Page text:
November 11 was my 1-year anniversary of writing a blog at Savings Advice. The date snuck up on me, so I decided to take a peak back in Quicken to see how my financial state had changed since joining this community.
Wait, is that for real?
Youíd think that because I keep track of things in Quicken I would be watching my progress over the past year- but I wasnít. I diligently added in everything spent and everything earned, but I wasnít watching the change in net worth. In part this was due to opening a Roth and high yield CDs causing the money to be spread across a number of accounts. Plus, my old (2004) version of Quicken no longer supports automatic downloads so I it had been some time since my ROTH and 401(k) were updated.
Drumroll, please: From 11/11/06 to 11/11/07 I increased my net worth by $12,346.85.
My take home pay from the University during this period was $20,760.19 (this includes by stipend plus the additional pay I received for teaching courses in the summer). Like most people, I pay rent, utilities, and a small car payment. When I started on this adventure, I never would have guessed I could increase my net worth by so much in a year. My objective was truly just to try to spend less and save some money.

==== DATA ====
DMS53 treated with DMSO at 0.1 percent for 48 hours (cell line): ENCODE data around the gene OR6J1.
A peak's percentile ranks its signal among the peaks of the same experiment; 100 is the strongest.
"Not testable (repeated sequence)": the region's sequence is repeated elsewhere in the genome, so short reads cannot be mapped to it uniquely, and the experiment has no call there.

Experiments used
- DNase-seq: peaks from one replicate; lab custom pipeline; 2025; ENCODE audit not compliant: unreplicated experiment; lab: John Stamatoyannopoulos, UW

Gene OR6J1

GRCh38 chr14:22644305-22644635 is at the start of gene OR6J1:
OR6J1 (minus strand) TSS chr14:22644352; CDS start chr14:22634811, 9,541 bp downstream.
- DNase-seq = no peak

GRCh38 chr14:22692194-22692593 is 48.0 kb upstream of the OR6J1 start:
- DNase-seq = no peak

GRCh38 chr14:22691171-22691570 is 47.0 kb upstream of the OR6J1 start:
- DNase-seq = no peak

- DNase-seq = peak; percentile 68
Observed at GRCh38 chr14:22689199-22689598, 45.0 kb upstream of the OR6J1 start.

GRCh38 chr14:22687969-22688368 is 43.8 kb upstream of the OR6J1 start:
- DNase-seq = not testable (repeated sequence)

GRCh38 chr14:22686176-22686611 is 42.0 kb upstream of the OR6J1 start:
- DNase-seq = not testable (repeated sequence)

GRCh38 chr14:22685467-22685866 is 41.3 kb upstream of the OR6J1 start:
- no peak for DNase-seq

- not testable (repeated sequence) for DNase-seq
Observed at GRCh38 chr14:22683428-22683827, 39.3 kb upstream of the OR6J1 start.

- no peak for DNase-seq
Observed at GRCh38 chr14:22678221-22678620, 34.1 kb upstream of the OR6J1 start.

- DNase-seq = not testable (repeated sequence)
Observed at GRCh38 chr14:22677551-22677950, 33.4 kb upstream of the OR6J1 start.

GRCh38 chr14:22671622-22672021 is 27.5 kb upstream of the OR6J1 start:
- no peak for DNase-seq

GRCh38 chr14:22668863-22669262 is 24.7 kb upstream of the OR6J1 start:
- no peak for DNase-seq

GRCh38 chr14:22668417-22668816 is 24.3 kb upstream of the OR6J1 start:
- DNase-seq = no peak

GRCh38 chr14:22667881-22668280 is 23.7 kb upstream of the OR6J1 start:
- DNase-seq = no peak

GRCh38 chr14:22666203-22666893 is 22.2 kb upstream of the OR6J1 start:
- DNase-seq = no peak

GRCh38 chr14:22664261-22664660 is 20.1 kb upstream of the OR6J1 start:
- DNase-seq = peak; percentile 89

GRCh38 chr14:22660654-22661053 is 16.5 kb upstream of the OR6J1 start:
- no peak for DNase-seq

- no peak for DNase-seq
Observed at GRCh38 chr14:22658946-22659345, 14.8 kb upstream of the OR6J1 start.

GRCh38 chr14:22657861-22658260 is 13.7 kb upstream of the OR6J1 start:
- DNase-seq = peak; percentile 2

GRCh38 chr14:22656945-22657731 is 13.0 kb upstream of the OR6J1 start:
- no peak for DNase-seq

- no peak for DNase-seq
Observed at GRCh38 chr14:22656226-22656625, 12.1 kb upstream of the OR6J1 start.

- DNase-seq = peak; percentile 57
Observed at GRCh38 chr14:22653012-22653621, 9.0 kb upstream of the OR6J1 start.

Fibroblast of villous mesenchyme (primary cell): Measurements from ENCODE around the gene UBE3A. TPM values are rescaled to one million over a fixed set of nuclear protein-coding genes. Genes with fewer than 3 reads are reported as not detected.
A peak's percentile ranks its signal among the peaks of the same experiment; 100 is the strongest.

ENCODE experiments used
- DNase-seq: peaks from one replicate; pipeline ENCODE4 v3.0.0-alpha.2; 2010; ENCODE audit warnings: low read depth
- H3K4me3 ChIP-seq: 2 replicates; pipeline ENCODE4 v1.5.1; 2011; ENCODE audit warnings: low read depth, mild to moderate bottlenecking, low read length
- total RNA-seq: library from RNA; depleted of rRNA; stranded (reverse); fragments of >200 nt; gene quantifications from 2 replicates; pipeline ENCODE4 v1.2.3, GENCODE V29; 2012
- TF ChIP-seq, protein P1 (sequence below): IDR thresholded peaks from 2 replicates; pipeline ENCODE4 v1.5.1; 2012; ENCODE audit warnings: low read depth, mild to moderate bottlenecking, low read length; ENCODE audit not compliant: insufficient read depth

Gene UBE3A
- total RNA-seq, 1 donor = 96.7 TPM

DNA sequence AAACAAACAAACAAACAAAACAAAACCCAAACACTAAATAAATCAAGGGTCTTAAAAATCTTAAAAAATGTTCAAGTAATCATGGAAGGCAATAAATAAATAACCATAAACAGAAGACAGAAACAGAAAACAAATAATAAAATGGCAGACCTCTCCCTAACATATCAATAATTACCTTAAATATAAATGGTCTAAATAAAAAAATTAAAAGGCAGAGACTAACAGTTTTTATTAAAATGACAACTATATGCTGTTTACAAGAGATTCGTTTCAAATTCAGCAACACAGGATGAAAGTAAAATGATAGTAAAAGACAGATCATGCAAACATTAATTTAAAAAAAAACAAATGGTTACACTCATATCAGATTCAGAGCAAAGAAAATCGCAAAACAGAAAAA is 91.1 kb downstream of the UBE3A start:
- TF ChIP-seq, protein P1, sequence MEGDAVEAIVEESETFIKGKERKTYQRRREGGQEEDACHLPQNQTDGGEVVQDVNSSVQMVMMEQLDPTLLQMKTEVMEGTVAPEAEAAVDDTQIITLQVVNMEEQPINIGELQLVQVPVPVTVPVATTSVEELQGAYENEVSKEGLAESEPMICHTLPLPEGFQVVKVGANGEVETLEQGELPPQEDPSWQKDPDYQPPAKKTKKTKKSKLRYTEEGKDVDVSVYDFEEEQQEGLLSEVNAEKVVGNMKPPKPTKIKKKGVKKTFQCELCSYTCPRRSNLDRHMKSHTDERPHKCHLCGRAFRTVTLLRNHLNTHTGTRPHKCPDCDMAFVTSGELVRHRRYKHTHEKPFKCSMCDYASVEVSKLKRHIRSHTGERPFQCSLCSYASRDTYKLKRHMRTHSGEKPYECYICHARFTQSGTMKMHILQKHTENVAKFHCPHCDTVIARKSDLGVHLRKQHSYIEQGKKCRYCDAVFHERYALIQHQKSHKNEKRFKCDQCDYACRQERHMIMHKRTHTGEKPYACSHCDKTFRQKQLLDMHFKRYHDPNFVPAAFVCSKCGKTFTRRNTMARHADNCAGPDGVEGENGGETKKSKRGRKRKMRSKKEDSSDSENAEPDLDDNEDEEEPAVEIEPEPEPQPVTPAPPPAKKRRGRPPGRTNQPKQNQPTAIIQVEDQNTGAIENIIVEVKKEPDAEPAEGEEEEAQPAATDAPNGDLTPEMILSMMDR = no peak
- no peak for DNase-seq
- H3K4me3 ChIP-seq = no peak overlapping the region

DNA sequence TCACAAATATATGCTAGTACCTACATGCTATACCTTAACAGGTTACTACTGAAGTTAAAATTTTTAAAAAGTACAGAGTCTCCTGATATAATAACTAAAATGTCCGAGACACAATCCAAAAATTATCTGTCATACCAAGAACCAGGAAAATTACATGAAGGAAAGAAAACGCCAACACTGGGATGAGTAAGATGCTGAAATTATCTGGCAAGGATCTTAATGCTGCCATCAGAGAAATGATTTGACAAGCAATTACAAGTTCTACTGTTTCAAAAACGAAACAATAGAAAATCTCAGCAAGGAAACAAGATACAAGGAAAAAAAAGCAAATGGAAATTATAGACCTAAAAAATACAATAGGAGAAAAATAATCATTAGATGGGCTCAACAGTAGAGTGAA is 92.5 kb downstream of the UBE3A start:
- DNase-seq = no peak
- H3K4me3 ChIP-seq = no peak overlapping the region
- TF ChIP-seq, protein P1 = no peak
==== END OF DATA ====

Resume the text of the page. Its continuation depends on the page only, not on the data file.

So, how did I do it? Hereís my retrospective analysis:
1.) I looked for additional income streams (+ $3675.77)
For those of you that have been following my Challenge, youíll notice that Iíve earned just shy of $2700 in the challenge. My Challenge includes only new income streams since 1/1/07, but I have other income streams that were not new in the New Year that you'll see represented here. The bulk of the non-Challenge income came from my personal chef gig where I delivered homemade meals to a professional couple. That job ended in Spring when they had a baby and the woman stayed at home.
Personal Chef: $950.00
Ride Share: $90.00
eBay sales: $507.91
Half .com sales: $294.91
Garage Sale / Classified sales: $262.00
MINUS -160.05 for eBay fees and shipping for eBay and Half.com
TOTAL ADDITIONAL INCOME: $3675.77